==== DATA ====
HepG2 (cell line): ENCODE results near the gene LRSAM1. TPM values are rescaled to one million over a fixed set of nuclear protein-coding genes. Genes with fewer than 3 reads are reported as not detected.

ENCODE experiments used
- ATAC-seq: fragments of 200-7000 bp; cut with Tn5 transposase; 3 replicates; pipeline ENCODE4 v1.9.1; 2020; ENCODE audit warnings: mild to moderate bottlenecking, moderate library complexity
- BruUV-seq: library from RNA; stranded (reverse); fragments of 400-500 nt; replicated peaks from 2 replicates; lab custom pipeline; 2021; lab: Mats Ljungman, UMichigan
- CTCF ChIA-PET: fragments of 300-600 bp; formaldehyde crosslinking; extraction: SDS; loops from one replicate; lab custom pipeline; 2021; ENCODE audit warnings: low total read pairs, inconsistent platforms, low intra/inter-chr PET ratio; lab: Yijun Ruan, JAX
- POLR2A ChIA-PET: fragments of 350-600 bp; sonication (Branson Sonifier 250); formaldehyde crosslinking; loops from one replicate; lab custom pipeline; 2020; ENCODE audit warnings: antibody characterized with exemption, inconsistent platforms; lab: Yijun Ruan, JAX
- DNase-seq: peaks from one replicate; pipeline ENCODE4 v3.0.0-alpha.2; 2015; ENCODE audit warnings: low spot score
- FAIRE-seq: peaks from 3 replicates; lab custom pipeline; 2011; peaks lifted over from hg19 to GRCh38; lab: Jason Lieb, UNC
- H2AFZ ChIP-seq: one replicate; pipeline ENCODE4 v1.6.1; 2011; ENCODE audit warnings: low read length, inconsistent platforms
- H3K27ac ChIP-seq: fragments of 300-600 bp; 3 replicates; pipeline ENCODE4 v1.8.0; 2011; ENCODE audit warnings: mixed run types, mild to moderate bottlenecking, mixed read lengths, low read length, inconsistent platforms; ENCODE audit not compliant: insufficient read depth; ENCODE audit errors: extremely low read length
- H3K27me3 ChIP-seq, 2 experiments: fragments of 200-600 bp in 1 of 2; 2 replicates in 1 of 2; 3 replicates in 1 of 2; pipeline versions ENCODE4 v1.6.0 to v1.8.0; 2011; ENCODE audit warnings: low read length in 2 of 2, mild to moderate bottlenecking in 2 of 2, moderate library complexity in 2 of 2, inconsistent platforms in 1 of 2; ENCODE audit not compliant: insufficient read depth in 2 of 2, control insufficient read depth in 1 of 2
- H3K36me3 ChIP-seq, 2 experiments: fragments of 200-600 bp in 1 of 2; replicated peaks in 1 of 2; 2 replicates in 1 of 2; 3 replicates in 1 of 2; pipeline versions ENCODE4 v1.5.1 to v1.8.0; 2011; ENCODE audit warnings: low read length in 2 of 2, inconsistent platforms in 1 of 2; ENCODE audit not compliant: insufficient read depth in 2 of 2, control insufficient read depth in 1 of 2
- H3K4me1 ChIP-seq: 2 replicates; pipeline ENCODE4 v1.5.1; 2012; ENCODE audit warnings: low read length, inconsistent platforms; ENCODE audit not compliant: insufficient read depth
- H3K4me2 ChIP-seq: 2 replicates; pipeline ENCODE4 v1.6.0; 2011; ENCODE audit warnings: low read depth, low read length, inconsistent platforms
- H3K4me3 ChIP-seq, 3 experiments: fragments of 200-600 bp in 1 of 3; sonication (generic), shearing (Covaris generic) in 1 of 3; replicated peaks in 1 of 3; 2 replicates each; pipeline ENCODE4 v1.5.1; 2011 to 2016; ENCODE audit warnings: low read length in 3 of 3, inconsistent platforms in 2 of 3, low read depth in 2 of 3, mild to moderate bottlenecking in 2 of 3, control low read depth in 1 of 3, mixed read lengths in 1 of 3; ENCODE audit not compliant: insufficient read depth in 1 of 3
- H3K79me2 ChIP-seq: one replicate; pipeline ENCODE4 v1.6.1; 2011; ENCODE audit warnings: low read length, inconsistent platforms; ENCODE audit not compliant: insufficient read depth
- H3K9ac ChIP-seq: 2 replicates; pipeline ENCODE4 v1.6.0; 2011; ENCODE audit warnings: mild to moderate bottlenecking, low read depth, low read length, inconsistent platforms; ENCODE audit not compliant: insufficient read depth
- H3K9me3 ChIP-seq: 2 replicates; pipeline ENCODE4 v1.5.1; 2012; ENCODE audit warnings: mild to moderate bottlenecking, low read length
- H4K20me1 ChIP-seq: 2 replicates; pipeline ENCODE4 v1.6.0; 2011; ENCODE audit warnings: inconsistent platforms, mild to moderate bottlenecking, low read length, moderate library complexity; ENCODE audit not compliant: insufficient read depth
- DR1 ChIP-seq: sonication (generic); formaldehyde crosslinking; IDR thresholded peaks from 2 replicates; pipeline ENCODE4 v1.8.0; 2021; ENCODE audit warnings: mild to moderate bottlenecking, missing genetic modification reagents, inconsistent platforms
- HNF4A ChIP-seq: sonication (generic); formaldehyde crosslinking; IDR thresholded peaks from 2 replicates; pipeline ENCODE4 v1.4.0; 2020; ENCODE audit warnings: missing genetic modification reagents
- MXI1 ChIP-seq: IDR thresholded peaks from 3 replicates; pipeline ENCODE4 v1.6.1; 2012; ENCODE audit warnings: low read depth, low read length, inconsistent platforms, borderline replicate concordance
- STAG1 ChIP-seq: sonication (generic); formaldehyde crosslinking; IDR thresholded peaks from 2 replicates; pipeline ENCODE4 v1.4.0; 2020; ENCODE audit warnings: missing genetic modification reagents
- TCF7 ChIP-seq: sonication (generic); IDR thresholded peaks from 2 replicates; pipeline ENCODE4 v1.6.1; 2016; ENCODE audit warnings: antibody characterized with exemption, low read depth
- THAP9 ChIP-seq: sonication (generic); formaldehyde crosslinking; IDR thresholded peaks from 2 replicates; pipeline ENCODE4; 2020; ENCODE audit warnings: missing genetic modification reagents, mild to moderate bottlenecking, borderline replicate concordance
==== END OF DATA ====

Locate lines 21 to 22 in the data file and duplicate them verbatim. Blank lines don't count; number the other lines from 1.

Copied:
- HNF4A ChIP-seq: sonication (generic); formaldehyde crosslinking; IDR thresholded peaks from 2 replicates; pipeline ENCODE4 v1.4.0; 2020; ENCODE audit warnings: missing genetic modification reagents
- MXI1 ChIP-seq: IDR thresholded peaks from 3 replicates; pipeline ENCODE4 v1.6.1; 2012; ENCODE audit warnings: low read depth, low read length, inconsistent platforms, borderline replicate concordance